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Reviews Categories | Antennas: HF: Vertical, Wire, Loop | ZEROFIVE-ANTENNAS MULTIBAND VERTICAL DIPOLES Help


Reviews Summary for ZEROFIVE-ANTENNAS MULTIBAND VERTICAL DIPOLES
ZEROFIVE-ANTENNAS MULTIBAND VERTICAL DIPOLES Reviews: 4 Average rating: 5.0/5 MSRP: $285.00 TO 349.99
Description: The multiband vertical dipoles come in 24 ,28 and 33 foot long models.Each one is freestanding and is fed with ladder line to your balanced tuner.They will tune 6 to 40 meters and handle full legal limit plus.Can be use for field operation or where a no radial vertical is required.Comes complete with foldover.Mounts to a 2 inch OD pipe.EXCELLENT PERFORMANCE WITHOUT RADIALS.
SAME SUPER DUTY CONSTRUCTION AS ALL ZEROFIVES ARE
Product is in production.
More info: http://WWW.ZEROFIVE-ANTENNAS.COM
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You can write your own review of the ZEROFIVE-ANTENNAS MULTIBAND VERTICAL DIPOLES.

K4TB Rating: 5/5 Sep 13, 2012 19:44 Send this review to a friend
Very Good All-around  Time owned: 6 to 12 months
I bought this antenna less than a year ago to provide a secondary antenna for my antenna farm. It was very easy to set up and is extremely low profile. I have a 6-el LP for 20-10 M and inverted vees for 80-30 meters at 45'. The Zerofive 33' vertical dipole provdes a very nice second antenna for my two-station setup, and the performance is on par with the inverted vees. I feed it with about 40' of 450 ohm ladder line from a 3:1 balun at 20' on a TV mast alongside my house. I added a short piece of guy rope to pull against the ladder line and keep the antenna straight.

The tuners in my two rigs, an Icom 756P3 and a Yaesu FTdx500, load it easily. I can use it simultaneous with the other antennas with no problem for the two rigs due to the vertical vs. horizontal polarization isolation of the antennas.

The performance is about 3-6 dB lower for the vertical on 40 M compared to the V, about the same or better than the 30 M V, and about 6 dB down from the LP on 20 M. On 15-10 M the high angle radiation from the verical dipole tends to minimize it's performance, but it still works. A 20-10 meter ground plane vertical might be a better choice on those bands.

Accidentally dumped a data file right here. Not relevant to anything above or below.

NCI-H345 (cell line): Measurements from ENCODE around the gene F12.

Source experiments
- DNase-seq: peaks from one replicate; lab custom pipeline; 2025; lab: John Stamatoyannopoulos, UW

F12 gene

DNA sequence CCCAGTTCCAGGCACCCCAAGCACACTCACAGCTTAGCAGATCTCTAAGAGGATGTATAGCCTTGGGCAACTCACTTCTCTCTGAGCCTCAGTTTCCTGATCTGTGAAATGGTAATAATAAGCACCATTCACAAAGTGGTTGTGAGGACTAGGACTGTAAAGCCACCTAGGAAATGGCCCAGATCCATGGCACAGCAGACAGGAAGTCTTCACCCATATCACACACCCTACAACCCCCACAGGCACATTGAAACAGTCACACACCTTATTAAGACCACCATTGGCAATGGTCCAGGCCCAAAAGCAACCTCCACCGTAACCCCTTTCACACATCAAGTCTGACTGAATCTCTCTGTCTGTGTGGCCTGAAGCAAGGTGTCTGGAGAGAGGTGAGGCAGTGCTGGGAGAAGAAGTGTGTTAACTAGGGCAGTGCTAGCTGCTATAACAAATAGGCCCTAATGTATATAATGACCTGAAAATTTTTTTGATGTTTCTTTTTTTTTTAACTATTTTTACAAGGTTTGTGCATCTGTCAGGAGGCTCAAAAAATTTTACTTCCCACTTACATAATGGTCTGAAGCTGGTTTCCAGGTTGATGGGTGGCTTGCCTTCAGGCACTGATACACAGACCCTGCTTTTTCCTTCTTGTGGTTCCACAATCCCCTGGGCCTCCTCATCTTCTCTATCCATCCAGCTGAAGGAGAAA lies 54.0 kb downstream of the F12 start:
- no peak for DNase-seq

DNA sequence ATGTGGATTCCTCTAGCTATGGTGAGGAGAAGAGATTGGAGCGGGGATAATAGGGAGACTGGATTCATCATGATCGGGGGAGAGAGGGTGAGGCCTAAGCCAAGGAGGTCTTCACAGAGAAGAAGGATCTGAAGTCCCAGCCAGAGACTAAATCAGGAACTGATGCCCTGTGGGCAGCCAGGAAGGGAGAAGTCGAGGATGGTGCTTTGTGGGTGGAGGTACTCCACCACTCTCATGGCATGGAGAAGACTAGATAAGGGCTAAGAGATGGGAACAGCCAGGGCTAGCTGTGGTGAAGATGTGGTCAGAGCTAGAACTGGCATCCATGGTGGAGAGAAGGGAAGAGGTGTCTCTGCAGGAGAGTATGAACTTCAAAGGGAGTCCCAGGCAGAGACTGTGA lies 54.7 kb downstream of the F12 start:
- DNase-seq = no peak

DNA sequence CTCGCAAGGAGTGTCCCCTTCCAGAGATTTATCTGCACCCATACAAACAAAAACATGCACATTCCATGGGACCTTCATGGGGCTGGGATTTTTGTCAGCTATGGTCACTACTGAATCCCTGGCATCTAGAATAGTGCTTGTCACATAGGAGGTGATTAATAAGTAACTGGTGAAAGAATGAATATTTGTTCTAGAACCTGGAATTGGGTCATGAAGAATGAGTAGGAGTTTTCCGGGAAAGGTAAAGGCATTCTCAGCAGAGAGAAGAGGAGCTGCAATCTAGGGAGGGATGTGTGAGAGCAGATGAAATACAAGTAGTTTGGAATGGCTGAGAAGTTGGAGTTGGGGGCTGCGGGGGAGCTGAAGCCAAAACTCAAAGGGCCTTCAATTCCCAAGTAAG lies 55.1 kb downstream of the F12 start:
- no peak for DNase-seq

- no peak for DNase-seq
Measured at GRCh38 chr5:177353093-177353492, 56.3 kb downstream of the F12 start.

All-in-all it is a good secondary antenna for me as it does cover the bands sufficiently, and it is very stealthy. I give it a five because it definitely lets you make good contacts. It is easy to tilt over and hide when you're not using it.
 
WB9QVR Rating: 5/5 Jul 11, 2010 18:44 Send this review to a friend
Good Construction - Good Performance  Time owned: 0 to 3 months
I have been thinking about putting a vertical on the air for some time but didn't want to invest either the money or real estate to put down radials. I had been thinking about a vertical dipole since obviously such an antenna would not require radials. I had seen nothing but good reports about all of Zero-Five's models and was intrigued by their 33-foot vertical dipole.

I finally took the plunge about a week before Field Day and purchased one. I took it to FD but since we already had a number of different antennae I didn't actually put it on the air. Also, I was looking for a sturdy portatble-type mount that would stand up to the torque of a 33' piece of aluminum waving around. I found such a mount from S9 Antennas (http://www.s9antennas.com/).

Last night I was finally able to get the Zero-Five vertical dipole up in the air to test it. I pushed the S9 mount into the dry ground about 10 inches (it should actually go 22 inches into the soil). That seemed enough to hold the antenna in low-to-no wind conditions. I connected the 450-ohm ladder line to the feedpoint at the center of the vertical dipole and hoisted it onto the S9 mount. The mount held the antenna well even when mounted in such a less-than-optimal fashion. I connected the other end of the ladder line to a 4:1 balun and went inside to fire up the rig.